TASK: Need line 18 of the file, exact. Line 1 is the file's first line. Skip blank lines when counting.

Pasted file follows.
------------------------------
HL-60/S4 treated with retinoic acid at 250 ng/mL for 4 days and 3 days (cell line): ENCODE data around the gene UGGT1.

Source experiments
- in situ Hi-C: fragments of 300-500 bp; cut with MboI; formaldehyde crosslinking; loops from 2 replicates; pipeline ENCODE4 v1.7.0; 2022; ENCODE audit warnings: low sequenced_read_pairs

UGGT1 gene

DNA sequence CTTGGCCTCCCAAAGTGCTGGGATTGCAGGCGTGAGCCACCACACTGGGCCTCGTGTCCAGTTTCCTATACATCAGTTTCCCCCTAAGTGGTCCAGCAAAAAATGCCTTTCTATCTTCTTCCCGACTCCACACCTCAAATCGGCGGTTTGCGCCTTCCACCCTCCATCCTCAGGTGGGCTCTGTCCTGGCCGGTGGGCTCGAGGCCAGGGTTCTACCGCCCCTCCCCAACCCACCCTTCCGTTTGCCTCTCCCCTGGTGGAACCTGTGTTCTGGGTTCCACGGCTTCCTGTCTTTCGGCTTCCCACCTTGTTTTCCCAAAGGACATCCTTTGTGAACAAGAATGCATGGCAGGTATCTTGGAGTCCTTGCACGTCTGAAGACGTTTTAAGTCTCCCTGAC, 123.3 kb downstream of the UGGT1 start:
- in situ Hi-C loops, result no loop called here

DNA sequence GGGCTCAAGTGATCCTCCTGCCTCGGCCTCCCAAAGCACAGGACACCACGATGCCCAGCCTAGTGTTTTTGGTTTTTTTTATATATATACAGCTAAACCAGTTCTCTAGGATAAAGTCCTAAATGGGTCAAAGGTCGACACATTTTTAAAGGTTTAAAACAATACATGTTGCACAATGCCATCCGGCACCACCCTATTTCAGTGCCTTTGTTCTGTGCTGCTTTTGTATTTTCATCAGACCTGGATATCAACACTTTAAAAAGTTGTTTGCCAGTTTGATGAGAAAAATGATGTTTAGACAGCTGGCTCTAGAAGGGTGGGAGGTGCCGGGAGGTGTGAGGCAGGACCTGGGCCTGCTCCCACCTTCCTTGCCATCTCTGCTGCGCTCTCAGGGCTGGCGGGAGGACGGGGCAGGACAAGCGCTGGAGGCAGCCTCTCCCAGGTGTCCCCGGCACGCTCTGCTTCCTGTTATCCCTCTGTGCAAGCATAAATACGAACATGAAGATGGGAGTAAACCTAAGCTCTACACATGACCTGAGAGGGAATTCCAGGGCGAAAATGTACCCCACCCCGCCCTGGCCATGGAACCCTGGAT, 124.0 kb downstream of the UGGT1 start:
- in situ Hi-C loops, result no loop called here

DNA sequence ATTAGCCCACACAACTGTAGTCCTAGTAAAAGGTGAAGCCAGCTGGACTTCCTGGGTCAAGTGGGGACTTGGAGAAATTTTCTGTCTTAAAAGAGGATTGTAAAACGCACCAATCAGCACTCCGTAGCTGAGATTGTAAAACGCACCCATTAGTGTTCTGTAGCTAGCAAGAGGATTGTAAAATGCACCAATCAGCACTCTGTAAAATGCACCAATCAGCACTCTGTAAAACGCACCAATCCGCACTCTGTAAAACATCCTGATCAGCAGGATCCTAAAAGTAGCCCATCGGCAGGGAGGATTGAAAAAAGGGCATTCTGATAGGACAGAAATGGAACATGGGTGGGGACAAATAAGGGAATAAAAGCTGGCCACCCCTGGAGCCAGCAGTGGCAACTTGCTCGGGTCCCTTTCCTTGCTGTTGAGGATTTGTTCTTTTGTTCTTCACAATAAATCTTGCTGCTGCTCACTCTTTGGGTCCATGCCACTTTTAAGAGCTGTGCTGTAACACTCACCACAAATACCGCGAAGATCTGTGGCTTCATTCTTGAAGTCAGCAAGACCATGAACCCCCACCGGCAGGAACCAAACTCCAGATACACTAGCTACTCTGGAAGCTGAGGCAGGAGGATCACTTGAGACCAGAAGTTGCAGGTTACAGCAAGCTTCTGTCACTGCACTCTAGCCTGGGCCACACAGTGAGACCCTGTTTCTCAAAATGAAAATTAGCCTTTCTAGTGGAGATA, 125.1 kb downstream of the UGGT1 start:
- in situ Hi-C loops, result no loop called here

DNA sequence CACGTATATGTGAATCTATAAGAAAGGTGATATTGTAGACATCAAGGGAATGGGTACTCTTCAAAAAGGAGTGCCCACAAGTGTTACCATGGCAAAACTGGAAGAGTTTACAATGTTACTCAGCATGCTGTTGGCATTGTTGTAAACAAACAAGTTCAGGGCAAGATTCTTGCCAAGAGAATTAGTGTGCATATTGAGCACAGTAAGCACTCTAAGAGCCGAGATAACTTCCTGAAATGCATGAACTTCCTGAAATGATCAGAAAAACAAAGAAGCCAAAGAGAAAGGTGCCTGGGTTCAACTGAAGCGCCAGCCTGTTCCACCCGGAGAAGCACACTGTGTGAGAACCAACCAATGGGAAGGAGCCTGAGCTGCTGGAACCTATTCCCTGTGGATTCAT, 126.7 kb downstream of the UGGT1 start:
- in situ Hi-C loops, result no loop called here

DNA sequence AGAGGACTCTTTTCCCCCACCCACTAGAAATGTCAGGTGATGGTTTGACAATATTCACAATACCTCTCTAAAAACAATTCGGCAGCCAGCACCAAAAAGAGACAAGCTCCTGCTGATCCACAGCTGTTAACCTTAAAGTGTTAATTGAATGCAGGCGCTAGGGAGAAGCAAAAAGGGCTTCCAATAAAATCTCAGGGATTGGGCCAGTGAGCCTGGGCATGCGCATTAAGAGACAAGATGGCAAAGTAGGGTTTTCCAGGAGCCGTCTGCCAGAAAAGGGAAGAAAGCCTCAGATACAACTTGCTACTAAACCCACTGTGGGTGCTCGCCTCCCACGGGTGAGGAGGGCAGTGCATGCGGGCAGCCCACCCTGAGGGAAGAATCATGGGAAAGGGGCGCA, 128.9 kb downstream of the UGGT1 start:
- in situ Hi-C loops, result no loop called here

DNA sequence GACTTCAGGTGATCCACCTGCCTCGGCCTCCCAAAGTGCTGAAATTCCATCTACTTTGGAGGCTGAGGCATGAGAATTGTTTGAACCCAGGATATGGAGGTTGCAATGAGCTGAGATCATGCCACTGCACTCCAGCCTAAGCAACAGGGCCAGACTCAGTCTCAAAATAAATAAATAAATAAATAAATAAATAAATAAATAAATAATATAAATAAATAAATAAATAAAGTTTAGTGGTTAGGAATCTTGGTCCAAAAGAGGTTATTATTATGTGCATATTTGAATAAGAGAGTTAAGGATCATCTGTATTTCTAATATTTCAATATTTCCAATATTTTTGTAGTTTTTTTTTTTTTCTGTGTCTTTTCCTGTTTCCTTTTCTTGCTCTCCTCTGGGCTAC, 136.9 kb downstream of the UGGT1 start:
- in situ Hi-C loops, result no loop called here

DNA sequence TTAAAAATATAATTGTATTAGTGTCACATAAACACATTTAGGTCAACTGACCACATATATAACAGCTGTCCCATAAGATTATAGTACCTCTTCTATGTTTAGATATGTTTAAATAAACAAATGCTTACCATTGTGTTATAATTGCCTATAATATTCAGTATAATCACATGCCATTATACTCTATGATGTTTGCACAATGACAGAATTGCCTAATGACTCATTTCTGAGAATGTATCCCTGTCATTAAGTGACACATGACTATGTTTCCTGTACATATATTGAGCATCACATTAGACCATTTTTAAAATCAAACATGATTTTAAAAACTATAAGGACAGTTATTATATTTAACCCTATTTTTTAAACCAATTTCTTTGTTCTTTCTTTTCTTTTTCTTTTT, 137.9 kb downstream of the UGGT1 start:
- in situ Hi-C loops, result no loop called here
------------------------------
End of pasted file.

- in situ Hi-C loops, result no loop called here